The following timeline key dates are direct quotes from:

Francis Jackson,  History of the Early Settlement of Newton, County of Middlesex, Massachusetts: From 1639 to 1800, Boston, 1854. 

1631, The settlement of Newtown (Cambridge) began in 1631, p. 1.

1632, Its town records commenced in November, 1632, and its Proprietors’ [land] records in 1635. p. 1.

1634, The court granted very large tracks of land north and south of the river. On the south side of Charles River, they obtained all of what is now Brighton and Newton. This tract was first called “The south side of the Charles River,” and sometimes “Nonantum,” (the Indian name,) and after religious meetings were regularly held on the south side of the river, about 1654, it was called “Cambridge Village” until 1679. p. 6.

1635, Newtown (Cambridge) proprietors’ records (land records) commenced, p. 1.

1638, When Harvard College was established, in 1638, the General Court “ordered that Newtown should henceforward be called Cambridge.” p. 6.

1654, Religious meetings were regularly held on the south side of the river, it was called “Cambridge Village” (1654-1679) [which is the city of Newton today], p. 6. [also see 1634].

1661, The inhabitants of the village petitioned the Court again, to be releases from paying church rates to Cambridge. The erection of the new Meeting-house in the village had greatly strengthened their case, and accordingly the Court “granted them freedom from all church rates for the support of the ministry in Cambridge, for all lands and estates which were more than four miles from Cambridge Meeting-house; the measure to be in the usual paths that may be ordinarily passed.” p. 48.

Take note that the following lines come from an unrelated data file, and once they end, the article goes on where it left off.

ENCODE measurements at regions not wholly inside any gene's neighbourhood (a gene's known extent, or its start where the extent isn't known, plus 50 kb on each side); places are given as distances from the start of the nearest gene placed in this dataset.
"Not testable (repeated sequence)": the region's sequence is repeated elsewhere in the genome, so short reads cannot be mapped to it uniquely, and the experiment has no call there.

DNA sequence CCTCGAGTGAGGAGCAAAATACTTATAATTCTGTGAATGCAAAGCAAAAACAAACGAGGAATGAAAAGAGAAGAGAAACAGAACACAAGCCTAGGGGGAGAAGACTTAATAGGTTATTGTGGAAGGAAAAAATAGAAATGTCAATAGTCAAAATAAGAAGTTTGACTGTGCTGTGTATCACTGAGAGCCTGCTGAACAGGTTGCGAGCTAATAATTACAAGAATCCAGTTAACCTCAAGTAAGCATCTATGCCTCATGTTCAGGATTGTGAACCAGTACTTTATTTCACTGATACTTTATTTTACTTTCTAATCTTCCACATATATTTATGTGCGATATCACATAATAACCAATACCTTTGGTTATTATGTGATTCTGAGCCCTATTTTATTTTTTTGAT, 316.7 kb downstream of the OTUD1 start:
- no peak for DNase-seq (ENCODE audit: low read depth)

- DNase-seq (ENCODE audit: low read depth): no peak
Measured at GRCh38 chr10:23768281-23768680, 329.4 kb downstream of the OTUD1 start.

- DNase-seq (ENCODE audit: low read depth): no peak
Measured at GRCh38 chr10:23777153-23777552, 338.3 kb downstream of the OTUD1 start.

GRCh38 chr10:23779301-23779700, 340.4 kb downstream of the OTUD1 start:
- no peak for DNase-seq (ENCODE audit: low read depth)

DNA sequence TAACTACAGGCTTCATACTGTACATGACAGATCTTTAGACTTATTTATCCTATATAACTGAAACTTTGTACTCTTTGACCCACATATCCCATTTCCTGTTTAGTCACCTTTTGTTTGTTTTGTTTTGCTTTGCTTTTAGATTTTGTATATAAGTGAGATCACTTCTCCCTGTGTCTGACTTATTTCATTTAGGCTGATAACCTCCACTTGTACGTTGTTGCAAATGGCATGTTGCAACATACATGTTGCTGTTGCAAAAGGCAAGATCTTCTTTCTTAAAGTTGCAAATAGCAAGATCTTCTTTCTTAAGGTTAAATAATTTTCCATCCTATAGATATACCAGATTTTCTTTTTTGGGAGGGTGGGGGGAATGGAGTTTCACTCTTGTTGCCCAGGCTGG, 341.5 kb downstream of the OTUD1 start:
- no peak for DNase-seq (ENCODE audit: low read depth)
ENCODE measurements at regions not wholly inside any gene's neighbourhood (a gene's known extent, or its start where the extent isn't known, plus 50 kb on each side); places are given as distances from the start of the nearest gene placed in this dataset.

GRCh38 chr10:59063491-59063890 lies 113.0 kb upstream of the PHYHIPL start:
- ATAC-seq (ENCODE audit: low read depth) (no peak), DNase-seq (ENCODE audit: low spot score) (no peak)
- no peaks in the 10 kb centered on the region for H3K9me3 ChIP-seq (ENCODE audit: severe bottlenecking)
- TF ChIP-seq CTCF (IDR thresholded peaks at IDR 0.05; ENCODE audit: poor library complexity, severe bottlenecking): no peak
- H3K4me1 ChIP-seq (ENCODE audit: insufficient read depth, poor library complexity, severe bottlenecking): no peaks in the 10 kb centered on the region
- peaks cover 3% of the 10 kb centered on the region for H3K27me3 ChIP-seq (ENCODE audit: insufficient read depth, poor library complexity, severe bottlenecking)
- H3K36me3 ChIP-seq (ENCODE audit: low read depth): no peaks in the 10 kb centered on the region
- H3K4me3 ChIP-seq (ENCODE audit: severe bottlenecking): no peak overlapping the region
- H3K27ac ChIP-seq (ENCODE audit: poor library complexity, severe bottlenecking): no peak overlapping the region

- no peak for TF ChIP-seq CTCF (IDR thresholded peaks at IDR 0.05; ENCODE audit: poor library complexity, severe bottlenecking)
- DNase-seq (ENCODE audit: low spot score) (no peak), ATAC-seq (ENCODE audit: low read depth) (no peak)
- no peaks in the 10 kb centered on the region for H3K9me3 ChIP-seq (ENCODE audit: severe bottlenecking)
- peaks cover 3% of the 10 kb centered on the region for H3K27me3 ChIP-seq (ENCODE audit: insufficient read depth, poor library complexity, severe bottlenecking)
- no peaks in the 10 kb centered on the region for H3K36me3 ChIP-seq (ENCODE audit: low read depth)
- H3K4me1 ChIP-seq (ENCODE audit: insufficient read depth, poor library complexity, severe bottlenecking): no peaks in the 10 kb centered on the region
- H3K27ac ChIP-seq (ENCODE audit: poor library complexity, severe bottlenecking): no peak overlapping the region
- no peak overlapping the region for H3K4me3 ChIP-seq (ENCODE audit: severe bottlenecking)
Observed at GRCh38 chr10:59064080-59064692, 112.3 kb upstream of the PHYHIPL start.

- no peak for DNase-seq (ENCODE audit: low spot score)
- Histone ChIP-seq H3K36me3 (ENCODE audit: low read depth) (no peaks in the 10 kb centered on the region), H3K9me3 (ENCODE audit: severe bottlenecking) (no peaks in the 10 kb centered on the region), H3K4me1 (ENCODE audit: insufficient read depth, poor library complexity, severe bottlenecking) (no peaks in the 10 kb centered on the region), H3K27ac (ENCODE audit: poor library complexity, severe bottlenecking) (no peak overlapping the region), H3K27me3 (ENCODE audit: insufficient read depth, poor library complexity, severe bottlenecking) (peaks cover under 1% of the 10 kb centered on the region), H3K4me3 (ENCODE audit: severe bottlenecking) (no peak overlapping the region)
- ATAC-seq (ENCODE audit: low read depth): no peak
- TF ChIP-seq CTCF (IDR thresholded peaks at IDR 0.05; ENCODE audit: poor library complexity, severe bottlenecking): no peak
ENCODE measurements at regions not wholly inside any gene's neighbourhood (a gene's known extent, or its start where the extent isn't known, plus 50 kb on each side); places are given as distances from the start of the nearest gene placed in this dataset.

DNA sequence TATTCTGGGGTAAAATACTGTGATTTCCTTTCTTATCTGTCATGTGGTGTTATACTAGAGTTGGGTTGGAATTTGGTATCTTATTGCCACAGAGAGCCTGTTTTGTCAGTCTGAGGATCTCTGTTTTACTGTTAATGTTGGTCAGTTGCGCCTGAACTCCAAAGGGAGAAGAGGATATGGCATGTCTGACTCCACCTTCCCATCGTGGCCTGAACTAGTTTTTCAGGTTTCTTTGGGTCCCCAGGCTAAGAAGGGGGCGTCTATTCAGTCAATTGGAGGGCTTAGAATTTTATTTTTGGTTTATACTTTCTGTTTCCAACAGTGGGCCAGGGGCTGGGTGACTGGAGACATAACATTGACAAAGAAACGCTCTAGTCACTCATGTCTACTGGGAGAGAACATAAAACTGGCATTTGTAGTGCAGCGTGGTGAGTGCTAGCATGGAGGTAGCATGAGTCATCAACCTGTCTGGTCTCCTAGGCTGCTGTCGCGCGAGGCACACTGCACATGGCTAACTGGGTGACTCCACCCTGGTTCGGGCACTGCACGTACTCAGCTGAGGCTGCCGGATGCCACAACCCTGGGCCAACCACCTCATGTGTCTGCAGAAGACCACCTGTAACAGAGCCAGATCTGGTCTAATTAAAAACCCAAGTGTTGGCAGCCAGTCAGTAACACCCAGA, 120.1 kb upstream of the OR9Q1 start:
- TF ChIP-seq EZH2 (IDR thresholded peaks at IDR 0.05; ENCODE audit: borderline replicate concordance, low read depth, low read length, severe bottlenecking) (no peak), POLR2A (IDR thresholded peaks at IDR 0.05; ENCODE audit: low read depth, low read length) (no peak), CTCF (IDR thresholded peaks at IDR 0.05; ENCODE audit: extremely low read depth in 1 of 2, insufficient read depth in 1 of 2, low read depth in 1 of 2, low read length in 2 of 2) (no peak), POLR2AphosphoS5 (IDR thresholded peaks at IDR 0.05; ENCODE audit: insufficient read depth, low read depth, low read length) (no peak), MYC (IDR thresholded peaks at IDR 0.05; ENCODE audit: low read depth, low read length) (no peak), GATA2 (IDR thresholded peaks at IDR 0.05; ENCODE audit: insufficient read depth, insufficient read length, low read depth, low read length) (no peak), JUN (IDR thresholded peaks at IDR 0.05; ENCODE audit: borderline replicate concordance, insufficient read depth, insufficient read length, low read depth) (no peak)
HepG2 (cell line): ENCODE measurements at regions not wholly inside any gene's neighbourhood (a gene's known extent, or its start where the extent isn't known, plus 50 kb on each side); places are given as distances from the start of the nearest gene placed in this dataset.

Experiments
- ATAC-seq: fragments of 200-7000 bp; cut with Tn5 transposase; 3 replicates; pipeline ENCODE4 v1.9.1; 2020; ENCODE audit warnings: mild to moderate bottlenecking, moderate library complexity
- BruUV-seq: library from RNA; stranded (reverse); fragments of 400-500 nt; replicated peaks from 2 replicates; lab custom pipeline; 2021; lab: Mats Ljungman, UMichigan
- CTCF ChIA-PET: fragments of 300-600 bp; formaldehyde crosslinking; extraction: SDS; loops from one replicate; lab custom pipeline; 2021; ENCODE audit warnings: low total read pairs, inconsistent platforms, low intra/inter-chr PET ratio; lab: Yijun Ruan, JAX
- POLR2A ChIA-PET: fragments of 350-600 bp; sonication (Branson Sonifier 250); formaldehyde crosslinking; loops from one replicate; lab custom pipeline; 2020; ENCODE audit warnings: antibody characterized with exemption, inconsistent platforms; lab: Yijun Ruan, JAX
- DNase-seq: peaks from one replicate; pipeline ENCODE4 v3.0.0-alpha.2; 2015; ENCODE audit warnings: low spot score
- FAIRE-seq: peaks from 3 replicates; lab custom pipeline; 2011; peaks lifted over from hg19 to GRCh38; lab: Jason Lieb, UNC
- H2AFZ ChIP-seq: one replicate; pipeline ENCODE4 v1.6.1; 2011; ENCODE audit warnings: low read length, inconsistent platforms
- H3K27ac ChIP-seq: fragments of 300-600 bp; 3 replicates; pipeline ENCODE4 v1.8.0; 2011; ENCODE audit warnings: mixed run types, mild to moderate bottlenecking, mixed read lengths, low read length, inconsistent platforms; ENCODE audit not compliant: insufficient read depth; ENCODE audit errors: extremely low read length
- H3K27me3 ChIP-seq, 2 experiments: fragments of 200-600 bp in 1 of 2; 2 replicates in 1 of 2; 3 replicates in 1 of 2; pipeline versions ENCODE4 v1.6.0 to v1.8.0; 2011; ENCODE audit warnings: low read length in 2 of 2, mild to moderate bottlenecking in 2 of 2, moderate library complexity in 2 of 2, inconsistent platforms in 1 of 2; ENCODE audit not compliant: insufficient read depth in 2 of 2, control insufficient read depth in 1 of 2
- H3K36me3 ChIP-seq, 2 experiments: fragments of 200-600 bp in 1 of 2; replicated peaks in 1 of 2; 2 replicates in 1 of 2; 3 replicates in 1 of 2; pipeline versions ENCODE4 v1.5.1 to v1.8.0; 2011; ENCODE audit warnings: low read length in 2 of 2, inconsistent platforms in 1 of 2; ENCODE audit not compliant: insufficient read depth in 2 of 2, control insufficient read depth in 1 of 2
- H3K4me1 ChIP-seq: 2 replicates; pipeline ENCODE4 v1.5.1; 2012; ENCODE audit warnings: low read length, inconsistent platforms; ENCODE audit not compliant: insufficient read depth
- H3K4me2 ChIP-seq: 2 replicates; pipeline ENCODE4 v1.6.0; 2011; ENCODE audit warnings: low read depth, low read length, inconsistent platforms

New England Colonies

1662, In 1662, a parish line was established by the Court, between Cambridge and Cambridge Village, about four miles from the Cambridge meeting-house. p. 7. 

1679, On the 27th of August, 1679, Cambridge Village was set off from Cambridge, and organized as an independent town, “by virtue of an order of the General Court.” After which it was more often called “New Cambridge,” until 1691. p. 7.

1691, On the 8th of December, 1691 the General Court passed the following order. In answer to the petition of the inhabitants of Cambridge Village, sometime called New Cambridge, lying on the south side of Charles river, being granted to be a township, praying that a name may be given unto the said town, — It is ordered, that it be henceforth called “New Town.” p. 7.